Date of Award

2015

Degree Type

Dissertation

Degree Name

Doctor of Philosophy (PhD)

Graduate Group

Cell & Molecular Biology

First Advisor

Jianxin You

Abstract

The association of Merkel cell polyomavirus (MCPyV) and Merkel cell carcinoma (MCC) established in 2008 has opened doors for the study of virus-induced oncogenesis. Much of what is known about polyomaviruses (PyVs) stems from decades of studies on SV40. However, recent research has shown differences among PyVs that might help explain the uniqueness of MCPyV that makes it the only PyV discovered to date that is associated with a human cancer. Therefore, it is important to understand the biology of this virus and its oncogenic potential.

My study focuses on two of the early proteins of MCPyV, namely the large tumor antigen (LT) and the small tumor antigen (sT). Both proteins are multi-functional, contributing to viral replication and the stimulation of cellular proliferation. MCPyV LT is the viral helicase that binds to the viral origin (Ori) to initiate unwinding and the replication of the double-stranded DNA genome. Like other PyVs, MCPyV requires numerous cellular proteins to replicate its genome. In my research, I show that, in the presence of the viral Ori, the binding of LT to the Ori forms replication factories in the nucleus. A number of cellular factors involved in the host DNA damage response (DDR) re-localize to the sites of MCPyV LT-mediated replication. Inhibition of the DNA damage response by either drug treatment or siRNA knockdown decreases MCPyV replication, suggesting that an intact host DDR pathway is essential for the optimal replication of MCPyV.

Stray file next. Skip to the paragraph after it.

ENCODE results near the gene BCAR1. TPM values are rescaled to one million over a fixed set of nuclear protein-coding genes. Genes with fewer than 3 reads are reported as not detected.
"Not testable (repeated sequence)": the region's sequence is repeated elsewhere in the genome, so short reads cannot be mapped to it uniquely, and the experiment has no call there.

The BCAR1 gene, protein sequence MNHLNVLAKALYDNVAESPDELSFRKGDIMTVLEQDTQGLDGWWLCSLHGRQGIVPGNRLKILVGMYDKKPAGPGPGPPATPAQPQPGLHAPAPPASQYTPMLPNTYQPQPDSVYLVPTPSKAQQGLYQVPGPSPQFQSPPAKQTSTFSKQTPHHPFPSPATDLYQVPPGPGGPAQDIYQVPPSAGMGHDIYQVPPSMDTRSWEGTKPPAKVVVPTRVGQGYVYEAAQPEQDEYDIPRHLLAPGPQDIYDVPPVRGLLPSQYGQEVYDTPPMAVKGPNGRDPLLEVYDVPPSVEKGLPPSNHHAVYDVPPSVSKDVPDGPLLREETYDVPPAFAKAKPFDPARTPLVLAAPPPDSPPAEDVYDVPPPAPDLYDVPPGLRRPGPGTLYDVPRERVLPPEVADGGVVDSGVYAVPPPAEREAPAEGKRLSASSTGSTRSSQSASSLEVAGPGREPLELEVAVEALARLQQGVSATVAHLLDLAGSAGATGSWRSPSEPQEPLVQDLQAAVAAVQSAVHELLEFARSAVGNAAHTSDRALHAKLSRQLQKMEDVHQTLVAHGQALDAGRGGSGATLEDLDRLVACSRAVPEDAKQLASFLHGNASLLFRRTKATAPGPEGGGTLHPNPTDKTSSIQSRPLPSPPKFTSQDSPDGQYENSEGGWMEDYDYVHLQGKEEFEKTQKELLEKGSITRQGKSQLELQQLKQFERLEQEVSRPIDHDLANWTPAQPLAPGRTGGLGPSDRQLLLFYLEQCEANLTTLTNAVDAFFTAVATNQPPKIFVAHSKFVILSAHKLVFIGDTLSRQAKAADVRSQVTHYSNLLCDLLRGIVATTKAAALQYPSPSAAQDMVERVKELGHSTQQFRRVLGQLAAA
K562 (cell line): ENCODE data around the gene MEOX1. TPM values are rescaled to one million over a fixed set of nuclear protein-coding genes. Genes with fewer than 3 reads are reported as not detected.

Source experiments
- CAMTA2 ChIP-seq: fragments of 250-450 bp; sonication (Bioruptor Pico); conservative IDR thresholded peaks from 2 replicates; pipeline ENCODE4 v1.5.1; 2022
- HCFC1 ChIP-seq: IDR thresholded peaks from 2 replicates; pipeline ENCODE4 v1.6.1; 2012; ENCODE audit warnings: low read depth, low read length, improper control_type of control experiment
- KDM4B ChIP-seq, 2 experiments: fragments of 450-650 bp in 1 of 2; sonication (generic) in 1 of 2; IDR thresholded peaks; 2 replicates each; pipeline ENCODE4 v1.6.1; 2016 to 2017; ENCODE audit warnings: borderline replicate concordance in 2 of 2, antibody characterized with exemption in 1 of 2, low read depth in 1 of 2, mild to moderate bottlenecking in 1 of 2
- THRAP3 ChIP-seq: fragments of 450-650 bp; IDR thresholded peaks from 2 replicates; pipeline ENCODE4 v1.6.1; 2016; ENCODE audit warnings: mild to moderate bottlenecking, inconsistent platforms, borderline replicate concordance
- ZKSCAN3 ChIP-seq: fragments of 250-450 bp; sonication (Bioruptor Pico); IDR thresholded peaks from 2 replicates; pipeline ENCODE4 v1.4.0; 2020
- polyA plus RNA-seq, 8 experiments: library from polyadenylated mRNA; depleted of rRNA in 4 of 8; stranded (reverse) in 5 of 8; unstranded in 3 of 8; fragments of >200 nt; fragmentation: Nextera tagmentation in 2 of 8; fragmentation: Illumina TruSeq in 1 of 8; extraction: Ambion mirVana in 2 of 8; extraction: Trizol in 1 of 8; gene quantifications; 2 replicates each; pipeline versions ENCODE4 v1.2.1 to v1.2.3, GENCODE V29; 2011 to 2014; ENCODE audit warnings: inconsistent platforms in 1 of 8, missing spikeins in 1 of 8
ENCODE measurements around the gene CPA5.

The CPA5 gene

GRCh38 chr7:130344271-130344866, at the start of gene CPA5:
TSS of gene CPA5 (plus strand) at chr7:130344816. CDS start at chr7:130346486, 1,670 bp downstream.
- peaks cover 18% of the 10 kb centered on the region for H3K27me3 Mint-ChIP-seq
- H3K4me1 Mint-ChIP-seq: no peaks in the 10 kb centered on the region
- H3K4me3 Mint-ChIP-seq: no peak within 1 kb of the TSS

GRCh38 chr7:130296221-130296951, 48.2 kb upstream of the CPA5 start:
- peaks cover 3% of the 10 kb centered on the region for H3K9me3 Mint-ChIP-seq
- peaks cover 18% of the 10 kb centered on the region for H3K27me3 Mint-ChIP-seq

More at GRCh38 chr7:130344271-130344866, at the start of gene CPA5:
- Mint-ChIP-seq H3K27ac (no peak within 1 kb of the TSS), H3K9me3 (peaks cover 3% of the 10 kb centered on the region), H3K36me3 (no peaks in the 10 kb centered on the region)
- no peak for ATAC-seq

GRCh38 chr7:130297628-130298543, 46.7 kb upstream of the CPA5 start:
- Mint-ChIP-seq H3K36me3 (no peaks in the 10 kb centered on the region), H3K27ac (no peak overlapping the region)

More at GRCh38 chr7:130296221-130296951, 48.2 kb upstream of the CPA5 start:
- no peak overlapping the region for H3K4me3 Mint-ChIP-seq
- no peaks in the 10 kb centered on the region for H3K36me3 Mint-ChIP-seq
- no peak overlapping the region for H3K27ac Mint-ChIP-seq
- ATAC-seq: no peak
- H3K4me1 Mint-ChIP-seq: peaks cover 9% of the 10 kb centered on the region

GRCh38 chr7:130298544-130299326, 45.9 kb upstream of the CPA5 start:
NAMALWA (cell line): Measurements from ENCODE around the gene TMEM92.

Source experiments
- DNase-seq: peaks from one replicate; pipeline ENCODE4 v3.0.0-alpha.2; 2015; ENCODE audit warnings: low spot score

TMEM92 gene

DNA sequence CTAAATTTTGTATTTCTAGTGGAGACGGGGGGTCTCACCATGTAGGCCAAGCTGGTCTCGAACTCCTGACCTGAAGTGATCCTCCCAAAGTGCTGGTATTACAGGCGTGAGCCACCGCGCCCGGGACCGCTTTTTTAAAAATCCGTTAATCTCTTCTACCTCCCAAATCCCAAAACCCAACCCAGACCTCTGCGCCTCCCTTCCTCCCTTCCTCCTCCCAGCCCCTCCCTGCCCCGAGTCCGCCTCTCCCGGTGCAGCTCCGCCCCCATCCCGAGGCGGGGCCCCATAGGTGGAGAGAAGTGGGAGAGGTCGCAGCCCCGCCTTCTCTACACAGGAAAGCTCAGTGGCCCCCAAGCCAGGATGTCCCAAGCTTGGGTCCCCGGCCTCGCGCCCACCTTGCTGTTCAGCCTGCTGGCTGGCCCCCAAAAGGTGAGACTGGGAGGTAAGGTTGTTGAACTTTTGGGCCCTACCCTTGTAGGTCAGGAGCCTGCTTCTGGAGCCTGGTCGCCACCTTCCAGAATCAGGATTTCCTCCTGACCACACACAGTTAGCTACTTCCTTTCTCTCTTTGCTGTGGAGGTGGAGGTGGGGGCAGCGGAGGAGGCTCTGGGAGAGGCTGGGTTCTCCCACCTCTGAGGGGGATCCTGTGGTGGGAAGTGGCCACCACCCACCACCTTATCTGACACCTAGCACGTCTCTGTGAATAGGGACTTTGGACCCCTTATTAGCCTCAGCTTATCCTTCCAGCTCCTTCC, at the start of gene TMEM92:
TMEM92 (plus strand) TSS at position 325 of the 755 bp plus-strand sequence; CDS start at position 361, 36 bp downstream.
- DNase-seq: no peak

Previous research has shown that MCPyV sT indirectly enhances viral replication by stabilizing LT. In my study, I discover that sT is a metalloprotein that coordinates two iron-sulfur clusters. Mutations in the highly conserved cysteines found in MCPyV sTs abolishes its ability to stimulate LT-mediated viral DNA replication, and that sT can enhance LT-mediated replication in a manner that is independent of LT stabilization. Moreover, I show that sT translocates to the nuclear replication factories formed in the presence of LT and Ori, suggesting a more direct role of sT in promoting viral DNA replication. Interestingly, upon treatment with the potent antiviral agent cidofovir, sT-mediated enhancement of MCPyV replication is robustly inhibited, while replication driven by LT alone was not affected much. This finding supports the use of cidofovir in controlling PyV infection and offers MCPyV sT as a potential drug target to dampen viral growth.

In summary, my work elucidates various aspects of MCPyV replication, including the involvement of the host DDR machinery and the role of sT that could potentially be targeted by drug treatment. This study contributes to the understanding of the virology of MCPyV and opens avenues for further research.

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